2859 22nd St. circa 1948. Photo given to Mission Local courtesy of Simon Lamason.

Going bananas 

Nothing transports one back to childhood like silly songs. Banana-Fana-Bo-Bana, Fee-fi-mo-mana … so catchy. When you pass 23rd and Folsom streets and glimpse Banana Fana Preschool, you’ll probably just bust into a verse. 

Banana Fana Preschool is a hands-on Spanish Immersion school that’s the brainchild of Gloria Morales Nova, who developed it with her own brainy child, Isaiah, in mind. Nova craved more time with her son, and so she opened Bana Fana’s first location from her home in Ingleside, bequeathing it “Banana Fana” after Isaiah’s beloved tune.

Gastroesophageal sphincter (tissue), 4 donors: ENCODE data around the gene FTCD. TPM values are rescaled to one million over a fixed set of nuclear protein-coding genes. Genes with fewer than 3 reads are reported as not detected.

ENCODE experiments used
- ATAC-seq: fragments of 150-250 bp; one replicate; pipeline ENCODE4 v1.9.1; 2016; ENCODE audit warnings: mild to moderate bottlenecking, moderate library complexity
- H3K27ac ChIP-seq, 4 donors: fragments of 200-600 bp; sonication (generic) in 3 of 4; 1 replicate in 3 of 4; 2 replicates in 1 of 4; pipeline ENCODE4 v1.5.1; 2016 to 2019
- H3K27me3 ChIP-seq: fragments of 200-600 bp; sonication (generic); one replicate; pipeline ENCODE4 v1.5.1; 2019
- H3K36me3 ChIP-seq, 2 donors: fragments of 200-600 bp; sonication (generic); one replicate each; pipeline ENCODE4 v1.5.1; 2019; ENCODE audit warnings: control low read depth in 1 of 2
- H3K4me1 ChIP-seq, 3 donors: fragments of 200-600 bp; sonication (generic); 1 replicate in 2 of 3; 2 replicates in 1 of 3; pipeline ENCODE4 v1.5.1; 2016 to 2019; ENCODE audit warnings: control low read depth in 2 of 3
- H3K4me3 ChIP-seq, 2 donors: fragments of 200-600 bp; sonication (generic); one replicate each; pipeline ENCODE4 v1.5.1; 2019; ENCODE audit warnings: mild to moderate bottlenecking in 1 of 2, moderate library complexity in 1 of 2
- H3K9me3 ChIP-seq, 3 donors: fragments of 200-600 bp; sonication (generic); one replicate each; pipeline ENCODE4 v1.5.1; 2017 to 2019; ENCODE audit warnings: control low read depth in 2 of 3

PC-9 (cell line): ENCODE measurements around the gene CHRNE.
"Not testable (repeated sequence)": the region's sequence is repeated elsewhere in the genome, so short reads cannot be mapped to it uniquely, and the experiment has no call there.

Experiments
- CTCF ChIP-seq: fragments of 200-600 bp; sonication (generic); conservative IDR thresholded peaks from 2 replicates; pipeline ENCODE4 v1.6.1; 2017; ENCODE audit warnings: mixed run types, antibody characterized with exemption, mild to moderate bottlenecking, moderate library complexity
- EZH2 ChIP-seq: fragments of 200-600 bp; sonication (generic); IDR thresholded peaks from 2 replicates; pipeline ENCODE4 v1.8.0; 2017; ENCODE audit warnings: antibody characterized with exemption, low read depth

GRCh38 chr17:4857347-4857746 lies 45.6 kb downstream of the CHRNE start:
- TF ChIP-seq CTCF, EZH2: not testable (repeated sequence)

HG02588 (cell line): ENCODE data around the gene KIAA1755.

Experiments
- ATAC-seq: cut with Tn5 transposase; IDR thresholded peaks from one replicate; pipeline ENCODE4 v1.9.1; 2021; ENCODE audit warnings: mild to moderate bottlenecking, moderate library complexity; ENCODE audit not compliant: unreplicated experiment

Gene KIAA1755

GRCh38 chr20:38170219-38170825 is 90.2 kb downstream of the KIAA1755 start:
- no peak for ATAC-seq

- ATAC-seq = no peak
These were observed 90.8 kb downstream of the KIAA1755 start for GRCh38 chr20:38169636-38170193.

Now Nova, a San Francisco native, is launching her second location in the Mission District at 2701 Folsom St., a short walk away from Cesar Chavez Elementary School. She moves into the former home of San Francisco Dharma Collective.   

“The Mission was the heart of where [my family would] go shopping and wander around,” Nova said. 

The tentative floor plan posted on her site includes a drama corner, a “cozy center,” and tiny libraries. Eventually, a speech pathologist and licensed family therapist may join the staff. 

“There’s a lot of services little by little that I want to have for Banana Fana,” Nova said. 

Despite signs in the window advertising fall enrollment, it’ll be a little longer until young ones populate the school. Nova is waiting on a final fire clearance and confirmation on her childcare license, which she hopes to complete by October. 

Banana Fana preschool. Photo by Annika Hom, taken August 2021.

From House of God to house